Sunday, 31 January 2010


It's better late than never, as they say, but it's come to my attention that the Trades Union Congress (TUC) released a report over a year ago in which they concluded that the construction industry is one work sector which 'routinely' breaks employment law by hiring and exploiting migrant workers. Being aware of how central the construction industry is to Kent's economy, I felt obliged to discuss this in relation to apprenticeships for young people.

Firstly though, it's worth mentioning that TUC's report defines working in the construction industry as being "precarious work that places people at risk of continuing poverty and injustice resulting from an imbalance of power in the employer-worker relationship." None of this surprises me, of course. After all, it's a well-known fact that immigrant workers are often exploited for cheap labour, as BBC's Newsnight discovered when they found out that some London hotels were paying foreign workers below the minimum wage.

But I would go so far as to argue that young people are similarly exploited by tradesmen when they undertake apprenticeships. I have a couple of friends who do apprenticeship schemes in the construction industry, one of whom is only paid £80 a week, which is the minimum amount permitted by the Learning and Skills Council (LSC). Since this friend of mine occasionally works long hours, sometimes he's estimated that he's essentially being paid little more than £1.50 an hour and is treated like a dogsbody, receiving very little one-to-one training.

The rules for pay with regard to apprenticeships are truly scandalous, enabling many tradesmen to sidestep the minimum wage rule and essentially making young apprentices work for peanuts. I mean, sure, they're trainees, but – if you think about it – so are college students. And yet, most people who attend college are eligible for EMA (Education Maintenance Allowance, £30 per week).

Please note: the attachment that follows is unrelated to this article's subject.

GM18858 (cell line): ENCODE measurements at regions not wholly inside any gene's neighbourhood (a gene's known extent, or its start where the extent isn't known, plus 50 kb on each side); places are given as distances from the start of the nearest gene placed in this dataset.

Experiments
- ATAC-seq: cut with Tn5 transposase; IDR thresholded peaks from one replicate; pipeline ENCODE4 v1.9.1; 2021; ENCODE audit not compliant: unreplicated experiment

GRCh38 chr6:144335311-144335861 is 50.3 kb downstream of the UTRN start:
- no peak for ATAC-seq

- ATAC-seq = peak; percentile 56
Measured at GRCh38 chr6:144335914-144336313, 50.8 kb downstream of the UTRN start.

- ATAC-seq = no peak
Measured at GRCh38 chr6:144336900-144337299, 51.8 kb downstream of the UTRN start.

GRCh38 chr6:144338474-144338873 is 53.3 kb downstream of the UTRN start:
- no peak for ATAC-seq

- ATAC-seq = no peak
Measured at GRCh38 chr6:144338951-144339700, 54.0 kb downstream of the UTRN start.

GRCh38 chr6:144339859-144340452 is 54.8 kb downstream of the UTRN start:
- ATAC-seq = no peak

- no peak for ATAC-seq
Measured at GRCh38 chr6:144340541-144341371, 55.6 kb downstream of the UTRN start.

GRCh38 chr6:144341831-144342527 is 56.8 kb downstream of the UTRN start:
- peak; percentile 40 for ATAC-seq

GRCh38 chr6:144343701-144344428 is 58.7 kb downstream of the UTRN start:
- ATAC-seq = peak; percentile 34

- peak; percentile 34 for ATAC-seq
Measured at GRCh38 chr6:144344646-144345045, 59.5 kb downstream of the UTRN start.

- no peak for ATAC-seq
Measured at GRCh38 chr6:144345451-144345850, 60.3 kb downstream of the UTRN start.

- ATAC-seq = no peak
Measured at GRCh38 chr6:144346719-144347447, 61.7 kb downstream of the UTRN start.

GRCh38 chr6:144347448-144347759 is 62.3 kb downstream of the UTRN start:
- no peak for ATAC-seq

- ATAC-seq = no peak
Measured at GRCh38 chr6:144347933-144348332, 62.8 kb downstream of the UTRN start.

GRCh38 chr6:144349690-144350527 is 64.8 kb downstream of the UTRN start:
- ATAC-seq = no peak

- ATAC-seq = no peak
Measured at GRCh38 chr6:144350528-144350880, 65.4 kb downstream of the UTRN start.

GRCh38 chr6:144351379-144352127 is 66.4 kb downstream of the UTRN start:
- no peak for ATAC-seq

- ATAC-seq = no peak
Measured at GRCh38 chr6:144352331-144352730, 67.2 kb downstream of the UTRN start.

I'm reasoning that since the wages for apprenticeships are often so low it might be palatable for the government to consider extending the EMA to include apprenticeship schemes (possibly introducing an AMA, an Apprenticeship Maintenance Allowance, which would top-up the exceptionally low earnings that apprentices receive). At least that would enable young apprentices not to struggle and toil for so little money.

The Trades Union Congress (TUC) did another study on apprenticeships more recently (Decent Pay for Apprentices) and concluded that the minimum rate should ideally be increased to £110 a week. This would make it roughly in line with the minimum wage youth rate (£3.40), which begs the question why employers are allowed to get away with paying £80 a week when it flouts the legal requirement for youngsters of a certain age to be paid a minimum wage rate for their labour. How did that slip through the net?

The apprenticeship problem is easily resolvable. Merely topping up their earnings with an AMA would remedy the plight of so many young workers in the construction industry who merely want to learn a trade but are scuppered by long hours and low pay, many of whom are committed to slugging out their guts for years and becoming victims of – as TUC defines it – an "imbalance of power in the employer-worker relationship." Since so many of my friends have lots of nightmarish tales to tell of apprenticeship schemes gone awry, something clearly needs to be done.

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